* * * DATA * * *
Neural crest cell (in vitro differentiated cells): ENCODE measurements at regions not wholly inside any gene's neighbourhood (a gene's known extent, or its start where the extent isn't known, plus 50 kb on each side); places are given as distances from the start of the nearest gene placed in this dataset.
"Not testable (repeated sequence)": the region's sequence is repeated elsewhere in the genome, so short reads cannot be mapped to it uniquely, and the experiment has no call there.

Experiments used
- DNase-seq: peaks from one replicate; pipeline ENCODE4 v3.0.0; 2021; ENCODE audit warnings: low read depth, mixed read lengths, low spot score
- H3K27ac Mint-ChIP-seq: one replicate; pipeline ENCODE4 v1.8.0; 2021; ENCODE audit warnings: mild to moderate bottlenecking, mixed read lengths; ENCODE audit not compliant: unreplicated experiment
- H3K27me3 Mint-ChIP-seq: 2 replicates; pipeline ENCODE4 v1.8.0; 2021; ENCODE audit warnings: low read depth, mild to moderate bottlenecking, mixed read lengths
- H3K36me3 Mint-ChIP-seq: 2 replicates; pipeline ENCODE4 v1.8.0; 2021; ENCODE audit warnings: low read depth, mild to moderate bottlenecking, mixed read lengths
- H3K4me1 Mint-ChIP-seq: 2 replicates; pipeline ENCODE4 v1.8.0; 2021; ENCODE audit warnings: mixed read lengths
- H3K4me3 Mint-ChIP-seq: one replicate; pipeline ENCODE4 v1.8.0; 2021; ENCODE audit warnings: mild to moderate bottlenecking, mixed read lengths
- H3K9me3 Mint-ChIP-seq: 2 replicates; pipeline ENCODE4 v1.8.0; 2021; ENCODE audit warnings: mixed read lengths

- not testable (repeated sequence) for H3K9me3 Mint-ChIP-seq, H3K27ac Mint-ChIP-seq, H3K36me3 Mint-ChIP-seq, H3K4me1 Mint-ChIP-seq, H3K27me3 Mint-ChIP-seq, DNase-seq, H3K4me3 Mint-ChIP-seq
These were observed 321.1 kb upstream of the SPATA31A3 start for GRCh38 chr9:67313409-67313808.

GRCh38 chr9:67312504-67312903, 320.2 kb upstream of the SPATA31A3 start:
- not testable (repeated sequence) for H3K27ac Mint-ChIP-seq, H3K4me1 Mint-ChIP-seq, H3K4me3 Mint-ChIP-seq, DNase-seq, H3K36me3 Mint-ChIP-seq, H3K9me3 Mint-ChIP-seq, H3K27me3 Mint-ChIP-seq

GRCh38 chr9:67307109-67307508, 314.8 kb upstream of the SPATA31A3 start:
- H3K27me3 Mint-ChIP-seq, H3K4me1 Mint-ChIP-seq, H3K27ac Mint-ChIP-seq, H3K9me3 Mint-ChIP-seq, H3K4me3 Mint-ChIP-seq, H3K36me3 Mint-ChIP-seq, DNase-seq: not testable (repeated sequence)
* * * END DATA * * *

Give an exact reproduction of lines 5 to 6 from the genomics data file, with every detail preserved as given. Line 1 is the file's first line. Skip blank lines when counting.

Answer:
- H3K27ac Mint-ChIP-seq: one replicate; pipeline ENCODE4 v1.8.0; 2021; ENCODE audit warnings: mild to moderate bottlenecking, mixed read lengths; ENCODE audit not compliant: unreplicated experiment
- H3K27me3 Mint-ChIP-seq: 2 replicates; pipeline ENCODE4 v1.8.0; 2021; ENCODE audit warnings: low read depth, mild to moderate bottlenecking, mixed read lengths